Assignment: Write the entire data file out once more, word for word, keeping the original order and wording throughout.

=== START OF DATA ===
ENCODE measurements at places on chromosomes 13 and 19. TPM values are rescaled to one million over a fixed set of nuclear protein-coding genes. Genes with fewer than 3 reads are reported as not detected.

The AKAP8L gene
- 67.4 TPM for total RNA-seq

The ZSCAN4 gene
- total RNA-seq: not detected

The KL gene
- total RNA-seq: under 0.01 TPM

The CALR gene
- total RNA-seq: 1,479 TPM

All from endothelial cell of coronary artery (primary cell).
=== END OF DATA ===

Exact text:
ENCODE measurements at places on chromosomes 13 and 19. TPM values are rescaled to one million over a fixed set of nuclear protein-coding genes. Genes with fewer than 3 reads are reported as not detected.

The AKAP8L gene
- 67.4 TPM for total RNA-seq

The ZSCAN4 gene
- total RNA-seq: not detected

The KL gene
- total RNA-seq: under 0.01 TPM

The CALR gene
- total RNA-seq: 1,479 TPM

All from endothelial cell of coronary artery (primary cell).